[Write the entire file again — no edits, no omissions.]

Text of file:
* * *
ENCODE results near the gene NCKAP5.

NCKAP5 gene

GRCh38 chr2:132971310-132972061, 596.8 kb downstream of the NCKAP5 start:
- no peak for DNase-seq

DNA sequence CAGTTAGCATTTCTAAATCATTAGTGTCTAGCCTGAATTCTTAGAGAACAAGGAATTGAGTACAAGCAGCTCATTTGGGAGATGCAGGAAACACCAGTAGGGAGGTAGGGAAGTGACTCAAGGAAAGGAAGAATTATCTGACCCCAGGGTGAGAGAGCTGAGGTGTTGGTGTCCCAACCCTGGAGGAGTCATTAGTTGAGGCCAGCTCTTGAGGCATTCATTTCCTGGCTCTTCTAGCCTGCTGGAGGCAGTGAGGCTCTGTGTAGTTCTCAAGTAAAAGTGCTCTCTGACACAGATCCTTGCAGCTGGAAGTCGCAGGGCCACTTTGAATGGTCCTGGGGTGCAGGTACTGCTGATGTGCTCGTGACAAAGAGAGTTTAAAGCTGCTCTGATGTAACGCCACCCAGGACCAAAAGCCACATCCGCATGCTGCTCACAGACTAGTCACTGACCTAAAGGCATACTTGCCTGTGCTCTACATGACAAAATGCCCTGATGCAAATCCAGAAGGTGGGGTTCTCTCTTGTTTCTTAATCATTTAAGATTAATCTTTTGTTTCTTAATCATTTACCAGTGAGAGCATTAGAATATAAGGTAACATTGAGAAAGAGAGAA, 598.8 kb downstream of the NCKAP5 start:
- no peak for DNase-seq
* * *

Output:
ENCODE results near the gene NCKAP5.

NCKAP5 gene

GRCh38 chr2:132971310-132972061, 596.8 kb downstream of the NCKAP5 start:
- no peak for DNase-seq

DNA sequence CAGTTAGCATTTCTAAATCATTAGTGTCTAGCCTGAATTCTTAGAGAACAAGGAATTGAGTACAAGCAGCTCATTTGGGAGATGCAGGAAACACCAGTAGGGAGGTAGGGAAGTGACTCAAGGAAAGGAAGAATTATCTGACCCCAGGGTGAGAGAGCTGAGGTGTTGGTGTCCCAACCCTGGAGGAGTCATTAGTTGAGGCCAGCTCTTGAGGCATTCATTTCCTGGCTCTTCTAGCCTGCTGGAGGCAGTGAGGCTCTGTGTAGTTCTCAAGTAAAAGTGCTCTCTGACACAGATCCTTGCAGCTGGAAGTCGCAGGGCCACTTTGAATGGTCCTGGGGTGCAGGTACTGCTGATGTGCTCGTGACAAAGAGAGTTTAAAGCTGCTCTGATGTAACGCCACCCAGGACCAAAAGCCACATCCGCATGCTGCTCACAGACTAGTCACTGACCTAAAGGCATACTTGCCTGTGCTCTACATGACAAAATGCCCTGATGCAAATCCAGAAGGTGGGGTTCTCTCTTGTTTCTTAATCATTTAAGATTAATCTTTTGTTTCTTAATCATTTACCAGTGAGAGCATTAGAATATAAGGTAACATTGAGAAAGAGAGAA, 598.8 kb downstream of the NCKAP5 start:
- no peak for DNase-seq